It’s summer, and with warm weather comes a million photographic opportunities.

You’re seeing beautiful back-lit images all over Facebook, with creamy sun flare, orange hues, and hazy glow, and you’re asking yourself one thing: “Why can’t I get my images to look like that?!”

You can.  All you need to do is follow a few simple guidelines, and – as they say at Carnegie Hall – practice, practice, practice!  So, without sounding like a weight-loss infomercial, here is Michael Kormos’ patented five-step program to backlighting success:

backlighting photography tutorial by Michael Kormos

First, the technicalities (I know, I hate them just as much as you, but that’s exactly the reason I want to get them out of the way first):

  1. Set your camera’s exposure to MANUAL. I could write a whole essay as to why, but I’ll save that one for another day.
  2. As always, focus on the eyes.  If your autofocus is having trouble getting accurate focus (and it probably will, with the sun in the frame), use your hand to block the sun, then focus on your subject, and then take your hand away.  Pretty neat, huh?
  3. Set the metering to Spot, and take the reading off your subject’s face (again, blocking the sun with your hand, in order to get an accurate reading).  Take a few shots, review your histogram, and make sure that your subject’s face isn’t overly bright or dark.  Once you’re happy with your exposure, leave it as-is! Use Hoodman Hoodloupe (see step #5 below for more) for accurate image review on your camera’s LCD.
  4. If you’re not doing it already, shoot RAW. The dynamic range of a RAW file will later allow you to pull back the highlights, and adjust exposure and white balance.  You’ve probably heard this a hundred times, but yes, shoot RAW.

backlighting photography tutorial by Michael Kormos

Ok, now that we’ve gotten the obvious out of the way, let’s talk about how to bring out the beauty in a beast.

1.  Shoot during the golden hour:

Simply type “sunset times” into Google, and you’ll get the sunset time in your location (thanks, Google!).  It’s simple, effective, and invaluable.  Aim to start shooting one hour prior to your sunset time.  The sun can be quite temperamental, especially with a sensitive machine like your camera. The “Golden Hour” (fancy word for “one-hour-before-sunset”) tames its rays.  For those technically inclined: You’re trying to balance the exposure of the back light (Sun) with the face of your subject (sky). They’re several magnitudes of f-stops apart, and your camera just can’t capture that wide a dynamic range.  So the weaker the Sun is, the better. Thus, aim to shoot late in the day.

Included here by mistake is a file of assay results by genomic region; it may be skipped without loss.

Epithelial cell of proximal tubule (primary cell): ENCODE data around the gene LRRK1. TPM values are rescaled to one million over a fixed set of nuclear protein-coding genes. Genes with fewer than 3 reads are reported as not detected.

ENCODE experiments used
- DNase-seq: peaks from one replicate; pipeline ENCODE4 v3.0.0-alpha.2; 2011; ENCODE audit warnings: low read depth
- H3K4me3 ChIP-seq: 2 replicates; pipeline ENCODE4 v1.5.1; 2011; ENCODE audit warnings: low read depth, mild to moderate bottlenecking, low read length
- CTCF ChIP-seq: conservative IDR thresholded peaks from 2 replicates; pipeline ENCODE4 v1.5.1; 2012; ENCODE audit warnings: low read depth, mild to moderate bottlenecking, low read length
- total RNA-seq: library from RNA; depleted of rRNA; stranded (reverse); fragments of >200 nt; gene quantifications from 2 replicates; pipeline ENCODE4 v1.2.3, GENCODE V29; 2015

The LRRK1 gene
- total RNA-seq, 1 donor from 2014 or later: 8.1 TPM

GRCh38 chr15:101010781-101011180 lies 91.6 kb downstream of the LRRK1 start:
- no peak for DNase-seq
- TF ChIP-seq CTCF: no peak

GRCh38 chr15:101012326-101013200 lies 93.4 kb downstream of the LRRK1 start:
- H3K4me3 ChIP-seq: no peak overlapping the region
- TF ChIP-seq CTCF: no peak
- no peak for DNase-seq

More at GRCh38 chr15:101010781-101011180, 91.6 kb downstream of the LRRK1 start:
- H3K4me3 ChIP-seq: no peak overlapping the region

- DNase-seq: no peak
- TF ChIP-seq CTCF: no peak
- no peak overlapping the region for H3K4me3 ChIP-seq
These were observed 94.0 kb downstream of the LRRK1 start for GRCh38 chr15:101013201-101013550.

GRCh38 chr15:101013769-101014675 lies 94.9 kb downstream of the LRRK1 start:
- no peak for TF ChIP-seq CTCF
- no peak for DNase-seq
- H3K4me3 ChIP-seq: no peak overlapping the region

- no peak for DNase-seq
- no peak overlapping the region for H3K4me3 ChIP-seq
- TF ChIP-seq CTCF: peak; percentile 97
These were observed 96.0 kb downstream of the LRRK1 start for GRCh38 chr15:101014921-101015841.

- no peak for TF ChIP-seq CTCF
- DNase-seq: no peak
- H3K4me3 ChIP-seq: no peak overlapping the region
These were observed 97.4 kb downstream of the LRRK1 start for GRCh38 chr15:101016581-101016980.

2.  Filter the sun:

Even during the Golden Hour, the Sun can pack quite a punch, so it helps to filter it.  Ultimately, many factors affect the Sun’s intensity during sunset.  Atmospheric pollutants, humidity, temperature, etc. (yes, I’m a geek). On some days, the sun is as strong during sunset as it is during the afternoon.  On others, it turns red, balloons up to a giant ball of fire, and that’s when photographer’s jaws go dropping. So when it’s strong,  I often position myself and my subject in places where sun comes through a tree, or a large bush.  This helps to minimize its intensity, so that instead of blowing the hair (when the backlight on your subject’s hair is overexposed), it creates a pleasant glow instead.  After all, nobody likes blown highlights.  IMPORTANT:  Remember to use your lens hood, and here is my little trick:  I sometimes use my left hand (the right one is holding the camera, after all) to block just a small part of the Sun, when I can’t get it dim enough through trees or bushes.  Though this trick will require practice and finesse, or else you’ll end up with… well, your hand in your picture.